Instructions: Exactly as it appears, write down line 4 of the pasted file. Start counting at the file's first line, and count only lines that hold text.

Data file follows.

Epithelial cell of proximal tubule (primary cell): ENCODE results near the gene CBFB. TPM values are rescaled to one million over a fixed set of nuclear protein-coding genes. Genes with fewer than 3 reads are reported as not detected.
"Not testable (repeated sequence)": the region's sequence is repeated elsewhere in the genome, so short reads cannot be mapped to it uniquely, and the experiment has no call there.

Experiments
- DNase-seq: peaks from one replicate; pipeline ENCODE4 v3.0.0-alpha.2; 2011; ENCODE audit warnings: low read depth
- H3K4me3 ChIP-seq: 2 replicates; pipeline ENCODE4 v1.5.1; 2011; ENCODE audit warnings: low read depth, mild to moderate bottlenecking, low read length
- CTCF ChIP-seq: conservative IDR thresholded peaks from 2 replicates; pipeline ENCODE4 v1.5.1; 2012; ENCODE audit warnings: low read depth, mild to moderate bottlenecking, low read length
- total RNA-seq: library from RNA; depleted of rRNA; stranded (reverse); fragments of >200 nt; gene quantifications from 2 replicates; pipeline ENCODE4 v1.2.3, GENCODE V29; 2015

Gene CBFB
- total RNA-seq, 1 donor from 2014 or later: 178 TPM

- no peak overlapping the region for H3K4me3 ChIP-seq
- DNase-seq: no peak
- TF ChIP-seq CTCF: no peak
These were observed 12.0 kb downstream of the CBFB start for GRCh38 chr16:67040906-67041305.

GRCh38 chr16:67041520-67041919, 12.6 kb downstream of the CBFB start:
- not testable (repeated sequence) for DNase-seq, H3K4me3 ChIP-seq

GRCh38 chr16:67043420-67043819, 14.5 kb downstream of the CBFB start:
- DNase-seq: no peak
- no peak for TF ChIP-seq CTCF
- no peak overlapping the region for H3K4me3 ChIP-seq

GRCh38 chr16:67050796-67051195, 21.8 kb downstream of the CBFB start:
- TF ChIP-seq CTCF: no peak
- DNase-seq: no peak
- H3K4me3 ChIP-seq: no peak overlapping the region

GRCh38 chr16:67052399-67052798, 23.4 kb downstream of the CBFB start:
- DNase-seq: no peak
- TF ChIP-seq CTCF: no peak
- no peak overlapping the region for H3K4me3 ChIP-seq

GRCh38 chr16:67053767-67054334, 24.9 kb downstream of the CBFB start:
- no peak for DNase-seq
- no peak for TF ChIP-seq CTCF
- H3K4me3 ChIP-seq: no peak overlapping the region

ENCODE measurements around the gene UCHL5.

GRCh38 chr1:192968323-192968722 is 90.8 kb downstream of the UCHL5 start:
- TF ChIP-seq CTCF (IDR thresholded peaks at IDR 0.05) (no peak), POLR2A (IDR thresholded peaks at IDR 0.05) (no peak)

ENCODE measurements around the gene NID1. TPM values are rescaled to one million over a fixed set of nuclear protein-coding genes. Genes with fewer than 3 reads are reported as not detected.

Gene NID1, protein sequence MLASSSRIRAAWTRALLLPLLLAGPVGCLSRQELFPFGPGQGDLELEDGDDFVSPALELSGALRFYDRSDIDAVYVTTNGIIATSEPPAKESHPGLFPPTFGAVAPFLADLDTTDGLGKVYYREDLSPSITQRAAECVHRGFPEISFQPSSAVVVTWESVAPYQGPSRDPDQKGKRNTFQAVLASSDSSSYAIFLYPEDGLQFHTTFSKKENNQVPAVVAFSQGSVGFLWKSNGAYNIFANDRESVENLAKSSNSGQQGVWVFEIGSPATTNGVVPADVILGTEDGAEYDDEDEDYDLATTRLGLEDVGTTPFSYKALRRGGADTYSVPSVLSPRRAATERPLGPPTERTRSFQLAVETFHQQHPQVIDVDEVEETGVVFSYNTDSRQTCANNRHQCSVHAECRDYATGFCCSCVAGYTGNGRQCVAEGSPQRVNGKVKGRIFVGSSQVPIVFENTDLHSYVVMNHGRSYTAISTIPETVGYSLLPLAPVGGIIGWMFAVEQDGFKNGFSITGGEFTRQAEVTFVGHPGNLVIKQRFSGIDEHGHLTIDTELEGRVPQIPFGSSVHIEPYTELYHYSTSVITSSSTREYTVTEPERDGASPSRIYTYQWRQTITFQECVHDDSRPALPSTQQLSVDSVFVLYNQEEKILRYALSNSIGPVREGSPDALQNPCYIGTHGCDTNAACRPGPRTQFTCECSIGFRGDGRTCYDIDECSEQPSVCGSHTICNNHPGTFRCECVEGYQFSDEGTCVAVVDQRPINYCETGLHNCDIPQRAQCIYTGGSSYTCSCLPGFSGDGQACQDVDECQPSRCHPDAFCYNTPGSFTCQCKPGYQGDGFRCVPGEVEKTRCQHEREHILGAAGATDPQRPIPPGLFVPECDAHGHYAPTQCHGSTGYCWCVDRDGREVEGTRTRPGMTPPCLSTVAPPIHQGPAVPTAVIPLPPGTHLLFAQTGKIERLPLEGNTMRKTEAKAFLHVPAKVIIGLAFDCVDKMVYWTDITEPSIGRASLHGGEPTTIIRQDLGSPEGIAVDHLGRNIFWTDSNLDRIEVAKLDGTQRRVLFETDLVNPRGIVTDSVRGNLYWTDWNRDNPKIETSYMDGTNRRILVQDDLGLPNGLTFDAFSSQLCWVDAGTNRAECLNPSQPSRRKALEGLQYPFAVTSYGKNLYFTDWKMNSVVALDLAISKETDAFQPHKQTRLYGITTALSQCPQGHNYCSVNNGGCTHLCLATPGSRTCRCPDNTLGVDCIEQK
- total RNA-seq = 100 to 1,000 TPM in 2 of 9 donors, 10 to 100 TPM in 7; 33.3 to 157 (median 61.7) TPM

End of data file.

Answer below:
- DNase-seq: peaks from one replicate; pipeline ENCODE4 v3.0.0-alpha.2; 2011; ENCODE audit warnings: low read depth